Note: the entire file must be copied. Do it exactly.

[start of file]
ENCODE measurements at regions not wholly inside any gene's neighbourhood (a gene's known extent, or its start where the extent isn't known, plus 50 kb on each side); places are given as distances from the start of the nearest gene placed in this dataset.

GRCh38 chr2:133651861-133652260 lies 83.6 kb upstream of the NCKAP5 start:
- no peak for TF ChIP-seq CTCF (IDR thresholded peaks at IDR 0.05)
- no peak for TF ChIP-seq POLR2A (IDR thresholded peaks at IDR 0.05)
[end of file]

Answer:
ENCODE measurements at regions not wholly inside any gene's neighbourhood (a gene's known extent, or its start where the extent isn't known, plus 50 kb on each side); places are given as distances from the start of the nearest gene placed in this dataset.

GRCh38 chr2:133651861-133652260 lies 83.6 kb upstream of the NCKAP5 start:
- no peak for TF ChIP-seq CTCF (IDR thresholded peaks at IDR 0.05)
- no peak for TF ChIP-seq POLR2A (IDR thresholded peaks at IDR 0.05)